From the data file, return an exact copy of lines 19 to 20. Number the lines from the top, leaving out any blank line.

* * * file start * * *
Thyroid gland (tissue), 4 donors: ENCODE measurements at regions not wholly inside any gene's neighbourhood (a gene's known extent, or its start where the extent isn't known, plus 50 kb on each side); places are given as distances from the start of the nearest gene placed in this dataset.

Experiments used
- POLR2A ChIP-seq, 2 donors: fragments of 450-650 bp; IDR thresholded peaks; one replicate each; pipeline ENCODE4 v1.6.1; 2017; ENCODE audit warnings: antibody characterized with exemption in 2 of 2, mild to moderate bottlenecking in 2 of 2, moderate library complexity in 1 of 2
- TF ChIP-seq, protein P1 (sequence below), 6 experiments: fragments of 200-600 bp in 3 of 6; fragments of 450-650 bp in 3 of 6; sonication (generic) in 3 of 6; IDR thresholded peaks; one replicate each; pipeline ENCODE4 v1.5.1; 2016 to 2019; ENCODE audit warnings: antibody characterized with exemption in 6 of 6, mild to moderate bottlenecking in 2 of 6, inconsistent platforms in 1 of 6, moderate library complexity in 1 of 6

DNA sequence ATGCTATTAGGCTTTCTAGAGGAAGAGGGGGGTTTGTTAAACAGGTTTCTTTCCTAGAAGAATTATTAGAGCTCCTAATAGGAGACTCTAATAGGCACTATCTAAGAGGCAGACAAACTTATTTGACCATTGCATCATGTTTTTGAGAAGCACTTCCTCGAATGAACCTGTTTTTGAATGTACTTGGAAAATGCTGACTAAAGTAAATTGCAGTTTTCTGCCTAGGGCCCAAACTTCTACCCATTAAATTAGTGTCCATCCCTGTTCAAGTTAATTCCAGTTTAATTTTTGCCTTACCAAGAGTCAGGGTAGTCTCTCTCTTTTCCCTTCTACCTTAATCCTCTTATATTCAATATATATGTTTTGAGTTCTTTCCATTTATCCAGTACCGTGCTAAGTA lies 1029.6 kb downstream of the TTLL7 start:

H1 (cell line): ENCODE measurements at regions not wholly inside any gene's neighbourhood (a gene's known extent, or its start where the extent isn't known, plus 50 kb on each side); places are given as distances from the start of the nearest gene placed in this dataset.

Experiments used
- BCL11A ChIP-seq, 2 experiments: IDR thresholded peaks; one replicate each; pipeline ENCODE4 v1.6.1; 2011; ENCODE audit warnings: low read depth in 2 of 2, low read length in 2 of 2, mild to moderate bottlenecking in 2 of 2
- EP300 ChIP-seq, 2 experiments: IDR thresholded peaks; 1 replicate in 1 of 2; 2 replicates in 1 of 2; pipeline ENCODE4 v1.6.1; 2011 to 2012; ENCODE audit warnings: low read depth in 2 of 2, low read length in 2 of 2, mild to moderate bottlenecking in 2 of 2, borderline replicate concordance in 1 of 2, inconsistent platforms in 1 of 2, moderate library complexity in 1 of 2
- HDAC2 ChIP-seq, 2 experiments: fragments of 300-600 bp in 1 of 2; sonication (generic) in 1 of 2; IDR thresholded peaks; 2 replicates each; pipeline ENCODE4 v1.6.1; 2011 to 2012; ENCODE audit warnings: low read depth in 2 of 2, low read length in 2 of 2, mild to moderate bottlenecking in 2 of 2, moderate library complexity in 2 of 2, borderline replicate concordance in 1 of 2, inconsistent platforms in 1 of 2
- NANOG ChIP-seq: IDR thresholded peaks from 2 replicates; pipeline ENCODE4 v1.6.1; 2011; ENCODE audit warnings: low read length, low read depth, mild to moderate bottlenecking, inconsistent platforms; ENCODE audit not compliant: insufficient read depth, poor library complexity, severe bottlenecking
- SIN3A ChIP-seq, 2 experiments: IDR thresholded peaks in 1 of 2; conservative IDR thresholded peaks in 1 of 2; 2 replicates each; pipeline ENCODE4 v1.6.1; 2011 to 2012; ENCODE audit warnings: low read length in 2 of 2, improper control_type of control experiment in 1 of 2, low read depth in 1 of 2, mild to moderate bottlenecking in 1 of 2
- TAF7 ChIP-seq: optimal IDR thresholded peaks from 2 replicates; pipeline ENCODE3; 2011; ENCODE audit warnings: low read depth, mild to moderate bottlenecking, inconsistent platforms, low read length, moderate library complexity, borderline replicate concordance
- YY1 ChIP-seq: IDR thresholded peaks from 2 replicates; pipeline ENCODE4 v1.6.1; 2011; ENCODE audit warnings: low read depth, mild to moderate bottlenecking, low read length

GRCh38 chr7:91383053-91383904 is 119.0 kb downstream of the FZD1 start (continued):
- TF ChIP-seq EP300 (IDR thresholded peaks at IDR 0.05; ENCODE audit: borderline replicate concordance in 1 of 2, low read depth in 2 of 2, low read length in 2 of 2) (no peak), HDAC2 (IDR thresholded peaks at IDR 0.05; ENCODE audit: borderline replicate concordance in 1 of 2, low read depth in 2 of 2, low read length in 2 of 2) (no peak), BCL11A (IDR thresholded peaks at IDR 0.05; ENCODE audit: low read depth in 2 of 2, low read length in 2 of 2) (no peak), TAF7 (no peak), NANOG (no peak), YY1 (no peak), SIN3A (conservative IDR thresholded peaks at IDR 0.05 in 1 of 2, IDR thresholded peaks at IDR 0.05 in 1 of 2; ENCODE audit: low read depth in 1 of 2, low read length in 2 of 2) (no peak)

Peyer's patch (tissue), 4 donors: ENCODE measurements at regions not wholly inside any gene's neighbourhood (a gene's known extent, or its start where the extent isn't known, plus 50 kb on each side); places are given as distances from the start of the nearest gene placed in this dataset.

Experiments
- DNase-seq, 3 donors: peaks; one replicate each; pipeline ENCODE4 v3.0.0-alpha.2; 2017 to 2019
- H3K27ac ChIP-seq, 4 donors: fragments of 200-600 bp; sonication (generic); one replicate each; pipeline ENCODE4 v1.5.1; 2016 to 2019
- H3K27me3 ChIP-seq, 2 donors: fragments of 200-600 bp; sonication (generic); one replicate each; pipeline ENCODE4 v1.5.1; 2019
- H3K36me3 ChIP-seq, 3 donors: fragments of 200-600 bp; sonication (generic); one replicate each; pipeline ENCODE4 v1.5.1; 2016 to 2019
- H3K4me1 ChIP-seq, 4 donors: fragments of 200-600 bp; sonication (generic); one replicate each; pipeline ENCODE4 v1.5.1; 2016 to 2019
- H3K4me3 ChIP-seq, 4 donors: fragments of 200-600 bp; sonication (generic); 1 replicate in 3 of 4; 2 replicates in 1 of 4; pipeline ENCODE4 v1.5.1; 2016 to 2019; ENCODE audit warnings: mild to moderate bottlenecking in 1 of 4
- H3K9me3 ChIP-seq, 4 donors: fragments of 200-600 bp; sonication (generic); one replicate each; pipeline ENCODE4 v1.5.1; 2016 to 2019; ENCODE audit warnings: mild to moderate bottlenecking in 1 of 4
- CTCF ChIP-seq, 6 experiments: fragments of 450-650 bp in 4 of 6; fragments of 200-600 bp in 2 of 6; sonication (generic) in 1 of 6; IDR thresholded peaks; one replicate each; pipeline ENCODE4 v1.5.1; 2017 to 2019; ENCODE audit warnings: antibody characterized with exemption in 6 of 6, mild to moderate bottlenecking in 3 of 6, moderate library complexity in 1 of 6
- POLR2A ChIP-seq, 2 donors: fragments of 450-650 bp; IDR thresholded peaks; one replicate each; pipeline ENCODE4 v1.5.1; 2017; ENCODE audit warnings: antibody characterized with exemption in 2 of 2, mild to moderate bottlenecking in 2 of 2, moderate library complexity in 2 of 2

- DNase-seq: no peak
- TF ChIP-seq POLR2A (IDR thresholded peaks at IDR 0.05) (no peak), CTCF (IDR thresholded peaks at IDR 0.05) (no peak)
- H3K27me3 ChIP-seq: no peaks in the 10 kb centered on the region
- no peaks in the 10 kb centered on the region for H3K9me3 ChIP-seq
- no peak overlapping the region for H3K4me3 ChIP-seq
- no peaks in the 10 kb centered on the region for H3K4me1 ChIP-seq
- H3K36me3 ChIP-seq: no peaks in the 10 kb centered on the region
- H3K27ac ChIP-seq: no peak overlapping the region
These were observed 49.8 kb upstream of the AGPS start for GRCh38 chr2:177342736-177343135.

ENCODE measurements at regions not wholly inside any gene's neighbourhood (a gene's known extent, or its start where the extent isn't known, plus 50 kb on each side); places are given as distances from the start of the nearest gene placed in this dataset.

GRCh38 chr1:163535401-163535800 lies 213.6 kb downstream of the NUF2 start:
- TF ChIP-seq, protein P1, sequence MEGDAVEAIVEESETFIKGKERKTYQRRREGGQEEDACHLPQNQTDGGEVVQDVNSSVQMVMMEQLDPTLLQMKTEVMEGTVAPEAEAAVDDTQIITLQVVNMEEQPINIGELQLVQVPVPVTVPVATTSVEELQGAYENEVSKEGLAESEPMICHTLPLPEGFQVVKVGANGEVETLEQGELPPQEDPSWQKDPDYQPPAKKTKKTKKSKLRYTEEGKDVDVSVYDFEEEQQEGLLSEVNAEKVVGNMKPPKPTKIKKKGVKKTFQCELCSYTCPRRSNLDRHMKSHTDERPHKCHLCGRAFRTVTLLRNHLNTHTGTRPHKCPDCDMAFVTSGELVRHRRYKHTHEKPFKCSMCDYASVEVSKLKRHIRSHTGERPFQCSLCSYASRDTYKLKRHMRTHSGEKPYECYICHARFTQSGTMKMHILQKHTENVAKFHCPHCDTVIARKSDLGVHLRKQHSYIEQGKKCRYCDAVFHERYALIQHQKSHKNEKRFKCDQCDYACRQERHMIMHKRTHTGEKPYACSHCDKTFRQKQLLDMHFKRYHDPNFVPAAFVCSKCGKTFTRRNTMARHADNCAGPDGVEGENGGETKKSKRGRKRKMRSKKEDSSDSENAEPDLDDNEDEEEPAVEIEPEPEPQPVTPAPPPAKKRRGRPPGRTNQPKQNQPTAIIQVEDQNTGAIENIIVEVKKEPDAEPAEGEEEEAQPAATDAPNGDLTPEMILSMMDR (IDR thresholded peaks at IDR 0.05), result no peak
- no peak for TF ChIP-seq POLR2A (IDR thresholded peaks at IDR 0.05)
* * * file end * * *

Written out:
- DNase-seq, 3 donors: peaks; one replicate each; pipeline ENCODE4 v3.0.0-alpha.2; 2017 to 2019
- H3K27ac ChIP-seq, 4 donors: fragments of 200-600 bp; sonication (generic); one replicate each; pipeline ENCODE4 v1.5.1; 2016 to 2019